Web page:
Doak Walker
Doak Walker.jpg
circa 1948
No. 37     
Halfback, Kicker, Punter
Personal information
Date of birth: (1927-01-01)January 1, 1927
Place of birth: Dallas, Texas
Date of death: September 27, 1998(1998-09-27) (aged 71)
Place of death: Steamboat Springs, Colorado
High School: Highland Park (TX)
Career information
College: Southern Methodist
NFL Draft: 1949 / Round: 1 / Pick: 3
Debuted in 1950 for the [[Detroit Lions]]
Last played in 1955 for the [[Detroit Lions]]
Career history
Career highlights and awards
Rushing Yards     1,520
Average     4.9
Touchdowns     33
Stats at
Pro Football Hall of Fame
College Football Hall of Fame

Ewell Doak Walker, Jr. (January 1, 1927 – September 27, 1998) was a professional football player, a running back in the National Football League with the Detroit Lions for six seasons in the 1950s. He was inducted into the Pro Football Hall of Fame in 1986.

Early lifeEdit

Born in Dallas, Texas, Walker attended Highland Park High School in University Park where he was a multi-sport athlete. He and future college and NFL star Bobby Layne were teammates at Highland Park.

College careerEdit

Walker played college football at Southern Methodist University (SMU) in Dallas, where he was a running back, defensive back, and place kicker. He also threw and caught passes, punted, and returned kicks. He was a three-time All-American, in 1947, 1948, and 1949. He won the Maxwell Award as a sophomore in 1947 and the Heisman Trophy in 1948 as a junior. Walker's impact on SMU and football in the Dallas area led to the Cotton Bowl being referred to as "The House That Doak Built." Walker was also a member of Phi Delta Theta Fraternity, the men's honorary Cycen Fjodr[1] and lettered on the SMU basketball and baseball teams. In 2007, he was ranked #4 on ESPN's list of the top 25 players In college football history.

NFL careerEdit

Walker was selected third overall in the 1949 NFL Draft in December 1948 by the Boston Yanks. The Detroit Lions acquired his draft rights in January 1950, where he was once again played with former high school teammate Bobby Layne. Although Walker was only 5 ft 11 in (1.80 m) and 175 lb ({{rnd/bExpression error: Unexpected < operator.|Expression error: Unexpected < operator.|(Script error)|Expression error: Unexpected < operator. }} kg),[2] he was voted All-Pro four times, and he helped lead the Lions to consecutive NFL championships in 1952 and 1953. Walker also led the NFL in scoring twice (1950 and 1955) and tallied 534 points in his career (330 on field goals and extra points). In honor of his achievements, the Lions retired his number 37. He is a member of the Pro Football Hall of Fame, inducted in 1986.

Post NFLEdit

Walker married his high school sweetheart, and they had four children. He later married Olympic skier Skeeter Werner. Doak Walker died in September 1998 as a result of paralyzing injuries suffered in a skiing accident eight months earlier.[3][4] His death came 50 years to the day that he was featured on the cover of LIFE Magazine in 1948. He is immortalized by the annual Doak Walker Award, given to the best running back in college football, and by a statue placed between Gerald Ford Stadium and SMU's state-of-the-art Dedman Center for Lifetime Sports.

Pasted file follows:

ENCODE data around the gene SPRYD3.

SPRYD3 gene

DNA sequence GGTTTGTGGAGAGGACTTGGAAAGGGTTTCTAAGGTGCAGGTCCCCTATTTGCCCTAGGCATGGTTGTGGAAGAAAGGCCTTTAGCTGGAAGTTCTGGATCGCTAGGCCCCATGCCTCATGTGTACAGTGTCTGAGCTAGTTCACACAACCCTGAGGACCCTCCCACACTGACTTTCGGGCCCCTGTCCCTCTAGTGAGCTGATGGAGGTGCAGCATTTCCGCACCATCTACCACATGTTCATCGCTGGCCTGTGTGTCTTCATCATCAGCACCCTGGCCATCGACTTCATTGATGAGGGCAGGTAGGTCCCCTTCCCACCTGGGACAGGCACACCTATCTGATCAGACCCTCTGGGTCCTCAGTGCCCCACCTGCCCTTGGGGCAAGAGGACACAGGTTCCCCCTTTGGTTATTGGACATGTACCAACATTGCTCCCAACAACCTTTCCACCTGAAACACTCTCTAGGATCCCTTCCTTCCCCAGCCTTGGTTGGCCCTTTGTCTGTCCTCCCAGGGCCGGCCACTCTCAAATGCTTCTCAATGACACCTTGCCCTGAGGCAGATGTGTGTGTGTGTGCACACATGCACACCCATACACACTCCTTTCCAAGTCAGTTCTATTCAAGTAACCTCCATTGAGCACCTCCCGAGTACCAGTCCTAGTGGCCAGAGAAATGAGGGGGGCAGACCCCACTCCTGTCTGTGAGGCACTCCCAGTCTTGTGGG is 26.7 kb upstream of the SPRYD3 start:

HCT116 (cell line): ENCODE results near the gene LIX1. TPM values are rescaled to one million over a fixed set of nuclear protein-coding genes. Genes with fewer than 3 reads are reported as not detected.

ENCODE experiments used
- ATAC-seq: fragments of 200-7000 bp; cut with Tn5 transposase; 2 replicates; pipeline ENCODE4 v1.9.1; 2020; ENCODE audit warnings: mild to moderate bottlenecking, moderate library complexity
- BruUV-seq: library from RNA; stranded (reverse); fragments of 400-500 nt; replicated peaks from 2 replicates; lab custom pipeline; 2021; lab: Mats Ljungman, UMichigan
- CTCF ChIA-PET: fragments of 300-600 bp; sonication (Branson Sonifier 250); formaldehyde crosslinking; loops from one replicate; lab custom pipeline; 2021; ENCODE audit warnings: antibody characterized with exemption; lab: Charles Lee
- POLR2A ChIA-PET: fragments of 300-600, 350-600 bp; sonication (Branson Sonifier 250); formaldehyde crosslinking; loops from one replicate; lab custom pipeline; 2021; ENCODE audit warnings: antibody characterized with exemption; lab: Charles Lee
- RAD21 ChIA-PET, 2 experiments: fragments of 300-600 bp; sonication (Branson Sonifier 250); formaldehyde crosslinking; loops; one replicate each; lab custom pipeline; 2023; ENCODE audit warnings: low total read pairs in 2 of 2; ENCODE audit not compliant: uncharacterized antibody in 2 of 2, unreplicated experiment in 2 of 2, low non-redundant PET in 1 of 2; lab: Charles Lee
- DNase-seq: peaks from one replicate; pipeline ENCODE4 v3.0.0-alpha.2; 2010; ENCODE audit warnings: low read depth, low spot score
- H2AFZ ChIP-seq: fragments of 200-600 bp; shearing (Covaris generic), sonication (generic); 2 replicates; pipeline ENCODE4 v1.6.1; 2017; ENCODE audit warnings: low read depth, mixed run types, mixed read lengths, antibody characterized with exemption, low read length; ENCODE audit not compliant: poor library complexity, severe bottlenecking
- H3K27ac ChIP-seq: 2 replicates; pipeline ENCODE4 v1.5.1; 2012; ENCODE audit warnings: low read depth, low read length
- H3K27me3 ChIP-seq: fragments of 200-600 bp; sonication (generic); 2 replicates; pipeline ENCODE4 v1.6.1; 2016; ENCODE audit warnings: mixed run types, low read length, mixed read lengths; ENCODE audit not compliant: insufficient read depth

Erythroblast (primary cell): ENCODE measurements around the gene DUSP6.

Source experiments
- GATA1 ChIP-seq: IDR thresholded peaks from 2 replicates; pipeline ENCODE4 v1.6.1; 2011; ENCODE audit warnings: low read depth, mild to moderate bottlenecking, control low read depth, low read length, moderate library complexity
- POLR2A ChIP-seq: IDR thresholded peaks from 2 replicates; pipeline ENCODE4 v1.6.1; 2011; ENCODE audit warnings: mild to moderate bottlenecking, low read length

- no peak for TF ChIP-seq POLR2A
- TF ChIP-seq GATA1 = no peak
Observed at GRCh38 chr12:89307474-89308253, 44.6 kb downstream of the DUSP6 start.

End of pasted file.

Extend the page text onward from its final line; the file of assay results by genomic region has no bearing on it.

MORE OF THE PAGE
Award-winning Sports Illustrated writer Rick Reilly said of Walker shortly before his death:

"He's Doak Walker, and he was as golden as golden gets. He had perfectly even, white teeth and a jaw as square as a deck of cards and a mop of brown hair that made girls bite their necklaces. He was so shifty you couldn't have tackled him in a phone booth, yet so humble that he wrote the Associated Press a thank-you note for naming him an All-American. Come to think of it, he was a three-time All-American, twice one of the Outstanding Players in the Cotton Bowl, a four-time All-Pro. He appeared on 47 covers, including Life, Look and Collier's. One time, Kyle Rote, another gridiron golden boy, saw a guy buying a football magazine at a newsstand. 'Don't buy that one,' Rote said. 'It's not official. It doesn't have a picture of Doak Walker on the cover.'" [5]

However, fellow Sports Illustrated writer Paul Zimmerman cited Walker as the least deserving member of the Pro Football Hall of Fame [6]

Shortly after Walker's death in 1998, Texas running back Ricky Williams wore Walker's number 37 in a game as opposed to his customary number 34 in remembrance of Walker. Williams would go on to set the NCAA all-time rushing record that season (though it has since been eclipsed by Ron Dayne), winning the Heisman Trophy in the process.


External linksEdit

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